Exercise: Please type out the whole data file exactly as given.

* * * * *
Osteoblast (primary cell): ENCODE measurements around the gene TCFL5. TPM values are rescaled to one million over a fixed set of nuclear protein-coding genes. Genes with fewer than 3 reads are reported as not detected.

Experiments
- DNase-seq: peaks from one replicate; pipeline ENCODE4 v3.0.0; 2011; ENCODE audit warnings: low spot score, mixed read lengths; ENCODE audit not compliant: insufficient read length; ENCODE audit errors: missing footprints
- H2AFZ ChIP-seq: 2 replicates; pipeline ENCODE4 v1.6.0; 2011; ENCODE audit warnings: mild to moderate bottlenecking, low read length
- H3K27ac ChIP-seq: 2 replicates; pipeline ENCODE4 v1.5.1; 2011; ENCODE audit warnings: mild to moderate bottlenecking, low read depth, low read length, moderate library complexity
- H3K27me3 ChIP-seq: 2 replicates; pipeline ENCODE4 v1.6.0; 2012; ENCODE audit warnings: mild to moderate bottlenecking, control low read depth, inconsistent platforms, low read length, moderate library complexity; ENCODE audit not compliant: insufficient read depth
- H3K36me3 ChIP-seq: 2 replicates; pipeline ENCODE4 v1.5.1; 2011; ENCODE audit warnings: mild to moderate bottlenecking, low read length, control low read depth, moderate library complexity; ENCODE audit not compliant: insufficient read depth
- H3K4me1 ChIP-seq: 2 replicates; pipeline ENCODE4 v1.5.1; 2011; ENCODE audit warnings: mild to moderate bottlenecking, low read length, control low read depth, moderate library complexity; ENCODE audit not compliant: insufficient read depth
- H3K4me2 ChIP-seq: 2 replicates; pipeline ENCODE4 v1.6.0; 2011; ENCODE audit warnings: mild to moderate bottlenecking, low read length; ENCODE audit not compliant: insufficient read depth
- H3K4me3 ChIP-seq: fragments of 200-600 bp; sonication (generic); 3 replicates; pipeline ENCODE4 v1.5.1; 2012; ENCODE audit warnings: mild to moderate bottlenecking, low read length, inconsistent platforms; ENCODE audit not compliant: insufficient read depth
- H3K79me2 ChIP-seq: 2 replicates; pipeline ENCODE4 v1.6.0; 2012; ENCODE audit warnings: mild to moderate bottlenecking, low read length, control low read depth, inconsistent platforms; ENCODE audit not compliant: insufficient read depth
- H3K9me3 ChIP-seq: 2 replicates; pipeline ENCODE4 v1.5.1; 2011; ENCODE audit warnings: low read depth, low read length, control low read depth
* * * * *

Osteoblast (primary cell): ENCODE measurements around the gene TCFL5. TPM values are rescaled to one million over a fixed set of nuclear protein-coding genes. Genes with fewer than 3 reads are reported as not detected.

Experiments
- DNase-seq: peaks from one replicate; pipeline ENCODE4 v3.0.0; 2011; ENCODE audit warnings: low spot score, mixed read lengths; ENCODE audit not compliant: insufficient read length; ENCODE audit errors: missing footprints
- H2AFZ ChIP-seq: 2 replicates; pipeline ENCODE4 v1.6.0; 2011; ENCODE audit warnings: mild to moderate bottlenecking, low read length
- H3K27ac ChIP-seq: 2 replicates; pipeline ENCODE4 v1.5.1; 2011; ENCODE audit warnings: mild to moderate bottlenecking, low read depth, low read length, moderate library complexity
- H3K27me3 ChIP-seq: 2 replicates; pipeline ENCODE4 v1.6.0; 2012; ENCODE audit warnings: mild to moderate bottlenecking, control low read depth, inconsistent platforms, low read length, moderate library complexity; ENCODE audit not compliant: insufficient read depth
- H3K36me3 ChIP-seq: 2 replicates; pipeline ENCODE4 v1.5.1; 2011; ENCODE audit warnings: mild to moderate bottlenecking, low read length, control low read depth, moderate library complexity; ENCODE audit not compliant: insufficient read depth
- H3K4me1 ChIP-seq: 2 replicates; pipeline ENCODE4 v1.5.1; 2011; ENCODE audit warnings: mild to moderate bottlenecking, low read length, control low read depth, moderate library complexity; ENCODE audit not compliant: insufficient read depth
- H3K4me2 ChIP-seq: 2 replicates; pipeline ENCODE4 v1.6.0; 2011; ENCODE audit warnings: mild to moderate bottlenecking, low read length; ENCODE audit not compliant: insufficient read depth
- H3K4me3 ChIP-seq: fragments of 200-600 bp; sonication (generic); 3 replicates; pipeline ENCODE4 v1.5.1; 2012; ENCODE audit warnings: mild to moderate bottlenecking, low read length, inconsistent platforms; ENCODE audit not compliant: insufficient read depth
- H3K79me2 ChIP-seq: 2 replicates; pipeline ENCODE4 v1.6.0; 2012; ENCODE audit warnings: mild to moderate bottlenecking, low read length, control low read depth, inconsistent platforms; ENCODE audit not compliant: insufficient read depth
- H3K9me3 ChIP-seq: 2 replicates; pipeline ENCODE4 v1.5.1; 2011; ENCODE audit warnings: low read depth, low read length, control low read depth